Of Thrills, Brawls & Insults from Nashvillians


The tweet came about half an hour after the Miami Beach Bowl ended in thrilling, violent fashion. Clay Travis, a Nashville based sports personality, writer and college football analyst, expressed sarcastically what most followers of college football, and certainly those in SEC country, were probably thinking as they watched or heard about the end of Memphis’ first Bowl win since 2005:

Totally expected BYU to brawl. But really expected better from Memphis.

@ClayTravisBGID

Obviously the structure of Travis’ sarcasm was to flip Memphis and BYU and play on stereotypes. The stereotypes, however, are not of the programs themselves. They are of the cultures within which the respective programs exist. After all, prior to this season and maybe even prior to today Memphis football’s reputation on a national level was one of ineptitude built over decades of irrelevance and reinforced strongly by the humiliating performances of the Larry Porter era.  If there’s one thing that Memphis football wasn’t known for over the past decade it’s fighting.

No, Travis’ comment wasn’t about Memphis the football program, it was about Memphis the city. And about Mormons, but let’s not worry about that right now.  It clearly reflected what Nashvillians, East Tennesseans, and followers of SEC programs throughout the region think of Memphis, Tennessee: violent, unsafe, rough, not worth visiting. Go to Memphis, get beat up. Go to Memphis, get hurt. Go to Memphis, be wary. That’s what Travis was saying. Clearly.

But don’t attack Travis, he was just taking an easy shot.  A shot that all SEC fans, and certainly non-Memphis based Tennesseans love to take when given the opportunity.  And he was doing the Memphis program a favor.

Because to that, Memphis head coach Justin Fuente should say the following:

Yes, you’re exactly right.  We’re Memphians.  We’re of Memphis and from Memphis and proud of it.

And guess what?   We’ll happily fight you too.

Don’t get me wrong, I’m not suggesting that Fuente should publicly condone fighting. I’m also not suggesting that Memphis has bad kids. I’m sure Memphis and BYU both have great kids. I’m simply suggesting that this brawl was great for Memphis Football. And spare me a lecture on sportsmanship and class. There’s a time and place for sportsmanship and class – and it wasn’t today in Miami. This whole football game was a brawl and it just happened to continue after Memphis won the game. You don’t go from 3-9 to 10-3 without a serious fight – and that mentality obviously couldn’t be turned off 2 seconds after the game clinching, and season ending, interception. In the heat of that moment, that conclusion, that comeback, a brawl makes perfect sense.  It had to happen.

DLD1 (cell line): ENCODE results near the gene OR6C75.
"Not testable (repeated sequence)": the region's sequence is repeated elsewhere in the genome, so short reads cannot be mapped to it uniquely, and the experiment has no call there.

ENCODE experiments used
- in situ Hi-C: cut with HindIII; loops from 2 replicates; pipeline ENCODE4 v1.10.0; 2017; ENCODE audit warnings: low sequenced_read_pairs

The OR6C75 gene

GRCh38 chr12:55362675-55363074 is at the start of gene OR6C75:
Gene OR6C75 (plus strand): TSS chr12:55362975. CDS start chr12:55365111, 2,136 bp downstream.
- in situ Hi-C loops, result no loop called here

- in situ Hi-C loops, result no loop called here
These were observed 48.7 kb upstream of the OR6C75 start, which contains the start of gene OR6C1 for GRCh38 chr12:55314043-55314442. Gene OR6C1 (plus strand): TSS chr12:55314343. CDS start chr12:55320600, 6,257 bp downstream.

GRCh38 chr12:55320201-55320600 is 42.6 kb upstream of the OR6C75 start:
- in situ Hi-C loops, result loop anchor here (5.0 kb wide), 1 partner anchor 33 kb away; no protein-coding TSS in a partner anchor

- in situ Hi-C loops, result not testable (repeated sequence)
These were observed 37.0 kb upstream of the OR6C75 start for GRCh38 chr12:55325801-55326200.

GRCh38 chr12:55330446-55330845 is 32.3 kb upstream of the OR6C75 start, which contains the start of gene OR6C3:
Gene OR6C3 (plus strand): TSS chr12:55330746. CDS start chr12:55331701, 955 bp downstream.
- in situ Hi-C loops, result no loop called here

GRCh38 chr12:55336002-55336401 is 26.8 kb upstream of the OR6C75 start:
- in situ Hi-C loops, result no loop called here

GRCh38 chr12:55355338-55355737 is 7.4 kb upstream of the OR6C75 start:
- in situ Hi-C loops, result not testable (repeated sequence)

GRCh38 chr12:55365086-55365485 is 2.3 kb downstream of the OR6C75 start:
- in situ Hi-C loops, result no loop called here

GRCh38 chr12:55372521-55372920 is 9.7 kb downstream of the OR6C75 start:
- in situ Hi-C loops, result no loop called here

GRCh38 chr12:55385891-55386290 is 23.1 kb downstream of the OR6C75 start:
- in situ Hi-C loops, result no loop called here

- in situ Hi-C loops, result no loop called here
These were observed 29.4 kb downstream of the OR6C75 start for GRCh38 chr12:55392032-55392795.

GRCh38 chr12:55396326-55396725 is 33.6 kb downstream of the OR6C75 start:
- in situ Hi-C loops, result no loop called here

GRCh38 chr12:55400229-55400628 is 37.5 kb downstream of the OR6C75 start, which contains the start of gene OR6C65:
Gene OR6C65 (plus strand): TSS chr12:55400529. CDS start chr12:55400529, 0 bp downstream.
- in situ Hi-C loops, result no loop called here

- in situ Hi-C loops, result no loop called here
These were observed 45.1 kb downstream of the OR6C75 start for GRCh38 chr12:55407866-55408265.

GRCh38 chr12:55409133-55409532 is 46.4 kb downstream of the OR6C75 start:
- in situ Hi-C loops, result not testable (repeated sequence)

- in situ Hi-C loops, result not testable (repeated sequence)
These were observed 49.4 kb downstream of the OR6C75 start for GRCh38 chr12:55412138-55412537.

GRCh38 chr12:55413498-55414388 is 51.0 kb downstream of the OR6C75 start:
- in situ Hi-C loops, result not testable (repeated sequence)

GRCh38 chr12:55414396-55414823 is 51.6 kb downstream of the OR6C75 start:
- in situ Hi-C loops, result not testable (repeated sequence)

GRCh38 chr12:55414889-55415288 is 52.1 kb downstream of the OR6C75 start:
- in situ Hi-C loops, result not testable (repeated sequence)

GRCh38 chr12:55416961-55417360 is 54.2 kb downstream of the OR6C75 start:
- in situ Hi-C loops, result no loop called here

This brawl – and Clay Travis’ comment – were about the bigger picture. Fuente’s ultimate objective is to build an American Athletic Conference program that can be competitive in the shadow of Clay Travis’ mighty, mighty SEC. You don’t narrow that chasm being nice and backing down. You don’t narrow it by winning sportsmanship awards. You do it by taking on bigger teams and being tougher and maybe drawing a little blood if you need to. After all, as Tom Brady once said, “this is football, not tiddlywinks.”  Indeed.

This was about a national TV audience on a Monday before Christmas watching a team fight, win, and then fight some more. This was about next October 15 (2015) at the Liberty Bowl, and building the kind of football program that can be physically competitive with Ole Miss on that coming day.  And this was about delivering a performance that can attract the kind of recruits that will elevate a program the same way Fuente’s former program (TCU) was elevated – as an underdog with less resources, but more tenacity and discipline and greater willingness to wound and be wounded.

Travis’ insult, no doubt echoed on message boards and Twitter feeds of fan bases throughout SEC country, and the fight that inspired it were both perfect branding for this program on this day.  So was the game itself, and if it got overshadowed in the name of added emphasis on the core message – that Memphis Football has a program, that it’s dangerous and ready to fight – then so be it.  Maybe that’s a good thing.